For me, these key points are vital. They’re the LEGO bricks I’ll use to build the initial draft, so I need to know if the client is looking for something that’s made of standard 4-stud bricks, all in red, or am I going to have to find customised parts that are unique to their particular design.
To put it another way, does the client know what they want to say, or are they expecting me to do the ideation? Or, as sometimes happens, have they half written the content and want me to ‘give it a polish’ or (worst of all) ‘sex it up a bit…’?
In my experience, you can actually end up spending longer editing a roughly-written draft than just writing it from scratch. An analogy would be the time it takes to construct a LEGO house if someone has started building it, but without reading the instructions. This then results in elements in the wrong place and lots of bricks left over.
It’s quicker and less labour-intensive to start with a fresh pile of bricks, rather than having to pick apart the LEGO house and start over.
Can the content still evolve over time?
You might say that blindly following the ‘LEGO instructions’ could lead to an inflexible way of writing. But that’s not the case. This modular approach means that the content doesn’t have to be written in stone. It can be re-designed, new elements can be included and ideas can change. And because we’re dealing in ‘LEGO bricks’ these elements can be re-arranged and re-structured however you want them to.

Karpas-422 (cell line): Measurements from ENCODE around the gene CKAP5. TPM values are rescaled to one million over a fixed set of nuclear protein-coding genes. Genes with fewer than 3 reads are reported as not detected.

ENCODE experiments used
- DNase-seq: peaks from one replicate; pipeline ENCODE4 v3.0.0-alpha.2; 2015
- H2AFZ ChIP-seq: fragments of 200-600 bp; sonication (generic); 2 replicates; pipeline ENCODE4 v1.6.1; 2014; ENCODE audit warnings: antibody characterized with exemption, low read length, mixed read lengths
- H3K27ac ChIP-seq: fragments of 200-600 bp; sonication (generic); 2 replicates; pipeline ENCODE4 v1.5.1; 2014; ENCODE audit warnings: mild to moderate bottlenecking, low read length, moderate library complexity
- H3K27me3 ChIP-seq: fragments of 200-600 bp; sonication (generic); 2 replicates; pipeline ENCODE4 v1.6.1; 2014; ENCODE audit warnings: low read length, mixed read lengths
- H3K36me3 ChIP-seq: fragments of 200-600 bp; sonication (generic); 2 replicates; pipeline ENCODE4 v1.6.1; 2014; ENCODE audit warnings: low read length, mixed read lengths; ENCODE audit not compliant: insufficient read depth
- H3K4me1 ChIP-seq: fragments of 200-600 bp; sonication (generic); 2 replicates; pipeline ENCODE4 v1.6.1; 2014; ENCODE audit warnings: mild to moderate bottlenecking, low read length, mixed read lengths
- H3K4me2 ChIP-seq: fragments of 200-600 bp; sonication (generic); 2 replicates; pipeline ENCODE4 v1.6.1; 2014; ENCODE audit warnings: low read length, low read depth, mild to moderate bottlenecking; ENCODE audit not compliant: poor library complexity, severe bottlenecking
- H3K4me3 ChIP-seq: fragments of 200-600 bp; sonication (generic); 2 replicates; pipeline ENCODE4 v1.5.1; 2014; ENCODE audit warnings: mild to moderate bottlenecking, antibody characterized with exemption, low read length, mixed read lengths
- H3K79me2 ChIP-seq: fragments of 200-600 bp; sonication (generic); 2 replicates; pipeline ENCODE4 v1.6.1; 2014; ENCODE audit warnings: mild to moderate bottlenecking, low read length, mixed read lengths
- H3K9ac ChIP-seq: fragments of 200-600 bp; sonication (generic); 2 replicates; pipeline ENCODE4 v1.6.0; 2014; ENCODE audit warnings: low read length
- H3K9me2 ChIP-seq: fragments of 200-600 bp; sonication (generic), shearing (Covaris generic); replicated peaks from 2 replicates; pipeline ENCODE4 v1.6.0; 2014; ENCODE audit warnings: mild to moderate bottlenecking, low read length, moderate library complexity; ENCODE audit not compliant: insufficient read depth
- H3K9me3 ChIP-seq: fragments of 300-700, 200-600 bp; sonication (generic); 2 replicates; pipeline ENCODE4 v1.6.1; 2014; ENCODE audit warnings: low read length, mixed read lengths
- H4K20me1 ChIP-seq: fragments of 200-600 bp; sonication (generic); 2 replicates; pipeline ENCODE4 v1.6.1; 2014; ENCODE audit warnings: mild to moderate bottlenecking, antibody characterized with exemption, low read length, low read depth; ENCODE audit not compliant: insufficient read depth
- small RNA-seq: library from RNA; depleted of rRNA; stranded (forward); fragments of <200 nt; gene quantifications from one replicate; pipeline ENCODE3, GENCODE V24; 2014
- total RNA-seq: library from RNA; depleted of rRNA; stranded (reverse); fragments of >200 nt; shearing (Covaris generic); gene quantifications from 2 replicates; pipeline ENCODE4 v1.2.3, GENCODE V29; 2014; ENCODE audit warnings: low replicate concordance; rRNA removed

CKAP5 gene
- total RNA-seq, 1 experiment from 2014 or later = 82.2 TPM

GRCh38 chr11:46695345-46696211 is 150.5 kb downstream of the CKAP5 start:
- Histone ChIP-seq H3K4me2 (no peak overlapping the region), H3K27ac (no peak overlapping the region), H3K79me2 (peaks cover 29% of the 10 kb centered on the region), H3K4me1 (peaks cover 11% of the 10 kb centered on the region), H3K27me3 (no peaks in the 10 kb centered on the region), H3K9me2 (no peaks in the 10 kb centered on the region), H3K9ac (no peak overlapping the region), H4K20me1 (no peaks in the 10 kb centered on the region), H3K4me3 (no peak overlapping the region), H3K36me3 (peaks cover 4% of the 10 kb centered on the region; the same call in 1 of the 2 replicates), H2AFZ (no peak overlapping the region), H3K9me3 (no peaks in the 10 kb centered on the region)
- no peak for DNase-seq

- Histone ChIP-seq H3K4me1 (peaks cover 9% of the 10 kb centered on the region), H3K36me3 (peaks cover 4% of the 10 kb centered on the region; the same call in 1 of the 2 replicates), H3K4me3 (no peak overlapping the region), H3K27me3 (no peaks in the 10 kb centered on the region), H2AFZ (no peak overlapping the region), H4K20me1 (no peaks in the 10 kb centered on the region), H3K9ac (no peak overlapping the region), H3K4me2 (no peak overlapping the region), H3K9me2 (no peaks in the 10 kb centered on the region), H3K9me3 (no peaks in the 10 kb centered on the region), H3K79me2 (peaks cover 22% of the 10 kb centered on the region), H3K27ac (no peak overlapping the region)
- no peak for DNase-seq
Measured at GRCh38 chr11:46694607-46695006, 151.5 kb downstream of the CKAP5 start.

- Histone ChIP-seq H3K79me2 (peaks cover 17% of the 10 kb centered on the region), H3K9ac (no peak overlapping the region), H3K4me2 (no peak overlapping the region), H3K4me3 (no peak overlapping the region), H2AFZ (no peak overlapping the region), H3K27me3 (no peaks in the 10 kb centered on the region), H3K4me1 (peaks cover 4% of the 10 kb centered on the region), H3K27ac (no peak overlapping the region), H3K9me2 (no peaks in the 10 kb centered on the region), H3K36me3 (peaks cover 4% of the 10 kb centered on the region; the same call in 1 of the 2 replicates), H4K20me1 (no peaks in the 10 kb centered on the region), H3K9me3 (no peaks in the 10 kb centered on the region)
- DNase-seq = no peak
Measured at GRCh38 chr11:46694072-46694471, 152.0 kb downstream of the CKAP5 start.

The important thing (for me, anyway) is that you define the foundations and structure before you start. This superstructure can evolve and change, but you still have a core idea that the content is based around.
I could change the colour of my roof bricks on my LEGO house, or add a chimney that wasn’t part of the original design. But the foundations and superstructure are the same – just re-imagined and updated in different ways.
With this superstructure in place, we don’t need to completely rebuild our ‘LEGO house’ if the CEO changes their mind, or if a new piece of messaging needs to be included. In short, we don’t need to rip apart our LEGO house and start again – something that takes time, effort and expense, especially if you’re charging out based on the time spent on the project.
So, what does a good brief look like?
So, if the ‘LEGO instructions’ are so important, what should marketers be including in their brief to the content writer? This is never written in stone, and every content writer is likely to want a slightly different brief template. But for me, these are the key things I want to know if I’m going to create the long-form content you’ve envisaged.
- Tell me who your audience will be – explain to me who will be reading this long-form content. Is the intended audience your target customer, or are you writing to an expert audience of peers? Tell me as much as possible about the audience demographic and why (you think) they’ll be interested in this content.